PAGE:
This weekend we celebrate Pride here in New York. Sometimes it’s easy to forget how vital Pride is because I live just steps away from Stonewall, the epicenter of where the gay rights movement began. It’s not because I’m unaware of the persecution against LGBTQ+ folks—I’ve lived through my share of hardships because of my sexual identity. But amid the comings and goings of everyday life, it’s sometimes too easy to become comfortable.Read More
It’s high time I bring you an update about my work to support Cambodian Children’s Destiny. As you may recall, last year when my Angkor Wat project came out I launched a fundraiser to raise money for the NGO school. Between the online fundraiser and additional in-person donations, I was able to raise about $1,500. This was enough money to construct walls for two classrooms and still have some left over for other needed supplies!
I also donated several gently used laptops for use at the school. These machines were old and clunky by our standards… but a precious thing for these Cambodians. It took a lot of love (and muscle) to lug those all the way around the world. But airport security didn’t bat an eye. I was prepared for all sorts of, “Why are you traveling with so many laptops?” questions. Luckily, it was no problem!
To give you a better sense of everything I’m talking about, here are a few photos from my visit to the school this past October…
In my Angkor Wat book, I wrote in the “ancient hall” poem, “this is only the beginning.” When I wrote that line, I had no idea just how prophetic a statement it was. Not only did I end up writing the entire book and album as they exist now, but I also traveled back to Cambodia a second time to do so. And now I am here for the third time. This time it wasn’t my book that brought me here, but my charity work for Cambodian Children’s Destiny. Today I visited the school in person for the first time. I have to admit that I haven’t been able to put the experience into words just yet. It’s so hard to describe what life is like in Cambodia. You have to see it for yourself. And, even then, the more I see, the more I realize that I never really understood it at all. The truth is that I probably never will understand it. That’s how different things are here. What I can say with certainty, though, is that I–and all of you back home reading this–are incredibly privileged. I know it’s hard for you to see that sitting where you are. It was hard for me to see it too. But from where I’m at right now, it’s perfectly clear.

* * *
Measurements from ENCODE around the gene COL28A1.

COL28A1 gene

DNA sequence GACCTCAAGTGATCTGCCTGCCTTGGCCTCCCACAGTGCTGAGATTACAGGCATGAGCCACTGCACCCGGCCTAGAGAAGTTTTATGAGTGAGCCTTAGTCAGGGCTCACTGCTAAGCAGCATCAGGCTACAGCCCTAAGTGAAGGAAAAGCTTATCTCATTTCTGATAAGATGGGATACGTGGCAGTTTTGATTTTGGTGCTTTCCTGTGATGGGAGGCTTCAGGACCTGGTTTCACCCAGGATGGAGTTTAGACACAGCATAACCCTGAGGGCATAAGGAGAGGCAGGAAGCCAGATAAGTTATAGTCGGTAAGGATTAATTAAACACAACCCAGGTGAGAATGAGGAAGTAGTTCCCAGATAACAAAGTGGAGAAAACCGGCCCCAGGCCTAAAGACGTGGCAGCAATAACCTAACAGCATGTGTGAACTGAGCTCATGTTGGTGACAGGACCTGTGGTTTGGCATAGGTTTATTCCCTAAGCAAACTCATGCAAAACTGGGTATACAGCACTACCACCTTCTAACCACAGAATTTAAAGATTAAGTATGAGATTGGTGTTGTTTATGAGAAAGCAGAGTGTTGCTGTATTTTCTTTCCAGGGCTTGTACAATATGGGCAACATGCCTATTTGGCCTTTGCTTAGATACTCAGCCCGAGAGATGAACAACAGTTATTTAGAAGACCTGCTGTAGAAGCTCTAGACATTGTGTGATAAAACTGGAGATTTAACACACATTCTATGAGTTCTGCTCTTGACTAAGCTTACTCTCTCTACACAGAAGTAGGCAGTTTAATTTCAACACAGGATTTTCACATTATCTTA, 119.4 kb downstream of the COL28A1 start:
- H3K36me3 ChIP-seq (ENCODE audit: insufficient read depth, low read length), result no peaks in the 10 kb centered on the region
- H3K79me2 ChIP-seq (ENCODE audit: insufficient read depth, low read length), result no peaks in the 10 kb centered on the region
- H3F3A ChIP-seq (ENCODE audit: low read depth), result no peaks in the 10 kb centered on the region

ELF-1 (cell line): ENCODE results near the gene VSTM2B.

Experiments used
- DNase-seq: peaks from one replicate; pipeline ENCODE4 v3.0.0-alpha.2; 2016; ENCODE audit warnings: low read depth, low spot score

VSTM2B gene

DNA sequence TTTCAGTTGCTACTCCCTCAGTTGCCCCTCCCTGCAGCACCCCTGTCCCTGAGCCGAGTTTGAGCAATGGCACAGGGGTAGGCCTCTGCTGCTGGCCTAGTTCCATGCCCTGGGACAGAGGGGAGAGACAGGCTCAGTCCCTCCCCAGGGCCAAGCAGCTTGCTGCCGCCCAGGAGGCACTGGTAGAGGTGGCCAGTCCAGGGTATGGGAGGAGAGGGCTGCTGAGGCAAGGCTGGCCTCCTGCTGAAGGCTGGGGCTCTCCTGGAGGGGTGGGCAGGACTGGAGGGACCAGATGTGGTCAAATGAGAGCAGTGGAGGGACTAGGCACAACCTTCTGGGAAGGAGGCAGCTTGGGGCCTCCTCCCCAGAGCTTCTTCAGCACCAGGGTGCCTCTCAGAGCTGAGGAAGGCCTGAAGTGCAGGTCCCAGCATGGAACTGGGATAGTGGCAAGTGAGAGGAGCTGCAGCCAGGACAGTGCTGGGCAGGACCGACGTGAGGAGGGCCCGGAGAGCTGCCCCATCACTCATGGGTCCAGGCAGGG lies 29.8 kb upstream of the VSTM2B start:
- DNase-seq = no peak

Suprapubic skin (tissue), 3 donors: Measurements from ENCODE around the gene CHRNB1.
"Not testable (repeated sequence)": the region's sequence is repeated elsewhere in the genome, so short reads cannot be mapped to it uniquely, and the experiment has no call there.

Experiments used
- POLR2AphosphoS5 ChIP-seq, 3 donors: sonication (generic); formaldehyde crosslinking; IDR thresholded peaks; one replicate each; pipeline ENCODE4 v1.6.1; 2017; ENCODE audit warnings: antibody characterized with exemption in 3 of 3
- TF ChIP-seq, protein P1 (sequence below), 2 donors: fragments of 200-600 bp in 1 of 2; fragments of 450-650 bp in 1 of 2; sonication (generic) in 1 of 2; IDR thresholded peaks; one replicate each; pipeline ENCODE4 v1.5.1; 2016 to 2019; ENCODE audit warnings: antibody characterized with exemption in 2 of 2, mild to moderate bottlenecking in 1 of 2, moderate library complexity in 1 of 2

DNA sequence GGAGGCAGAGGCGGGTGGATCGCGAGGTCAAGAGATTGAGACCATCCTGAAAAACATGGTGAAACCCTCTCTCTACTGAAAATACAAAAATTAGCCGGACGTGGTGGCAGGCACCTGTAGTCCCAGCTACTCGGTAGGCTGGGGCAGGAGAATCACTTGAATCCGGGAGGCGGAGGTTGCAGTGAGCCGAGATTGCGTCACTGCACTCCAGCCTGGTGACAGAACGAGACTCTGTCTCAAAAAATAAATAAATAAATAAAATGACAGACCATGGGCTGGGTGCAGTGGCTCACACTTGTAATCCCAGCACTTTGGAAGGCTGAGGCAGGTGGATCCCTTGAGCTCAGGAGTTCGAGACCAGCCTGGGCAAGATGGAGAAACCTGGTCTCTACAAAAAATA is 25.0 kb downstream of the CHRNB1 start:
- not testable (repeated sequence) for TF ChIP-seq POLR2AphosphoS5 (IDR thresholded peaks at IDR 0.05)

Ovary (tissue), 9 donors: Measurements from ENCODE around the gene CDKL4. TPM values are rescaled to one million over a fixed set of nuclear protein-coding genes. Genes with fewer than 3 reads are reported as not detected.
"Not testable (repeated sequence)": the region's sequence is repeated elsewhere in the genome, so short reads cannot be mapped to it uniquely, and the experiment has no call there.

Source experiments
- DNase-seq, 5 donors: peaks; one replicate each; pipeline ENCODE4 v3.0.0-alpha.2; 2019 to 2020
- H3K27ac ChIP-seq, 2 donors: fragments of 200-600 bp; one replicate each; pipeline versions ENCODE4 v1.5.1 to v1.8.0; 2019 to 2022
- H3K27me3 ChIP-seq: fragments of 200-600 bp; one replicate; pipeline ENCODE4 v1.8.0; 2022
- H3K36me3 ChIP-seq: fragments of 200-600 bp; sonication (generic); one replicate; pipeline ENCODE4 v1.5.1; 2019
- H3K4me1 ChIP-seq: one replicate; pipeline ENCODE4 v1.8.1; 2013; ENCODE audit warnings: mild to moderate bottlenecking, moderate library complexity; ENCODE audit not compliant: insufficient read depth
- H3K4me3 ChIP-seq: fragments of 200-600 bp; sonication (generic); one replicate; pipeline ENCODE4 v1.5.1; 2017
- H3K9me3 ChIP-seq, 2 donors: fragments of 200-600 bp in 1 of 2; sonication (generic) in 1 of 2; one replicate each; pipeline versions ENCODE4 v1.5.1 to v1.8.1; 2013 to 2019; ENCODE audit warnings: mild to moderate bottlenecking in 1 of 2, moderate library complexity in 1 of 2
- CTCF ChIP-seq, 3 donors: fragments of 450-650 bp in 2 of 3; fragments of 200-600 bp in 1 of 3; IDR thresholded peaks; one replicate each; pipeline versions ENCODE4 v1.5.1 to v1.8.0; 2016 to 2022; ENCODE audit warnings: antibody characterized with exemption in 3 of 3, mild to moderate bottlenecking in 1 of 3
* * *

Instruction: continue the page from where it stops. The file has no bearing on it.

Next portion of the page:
“This is only the beginning,” indeed. I don’t know where I’m headed. I don’t know what will come next. But I know the things I have experienced have changed me. I will never be able to look at life and the world the same way again. And for that, I am eternally grateful.
I decided I would make posts here to keep you in the loop in “real time” about my work in Cambodia. I just arrived in Siem Reap a few hours ago. After a more than 24 hour journey, I am, of course, beat. So at the moment I’m just relaxing for a bit and trying to adjust to the new time, new place, new… everything! But I’ve got to break through the jet lag so while I may have a brief nap, I have to make myself stay awake until a reasonable hour. You fellow travelers know what that’s like!
Independence Day stirs thoughts in me about the visual aesthetics of the United States and the role artists, architects, and designers play in constructing American visual identity. I’ve always been fascinated at how so much of American architectural style is based on Classical proportions.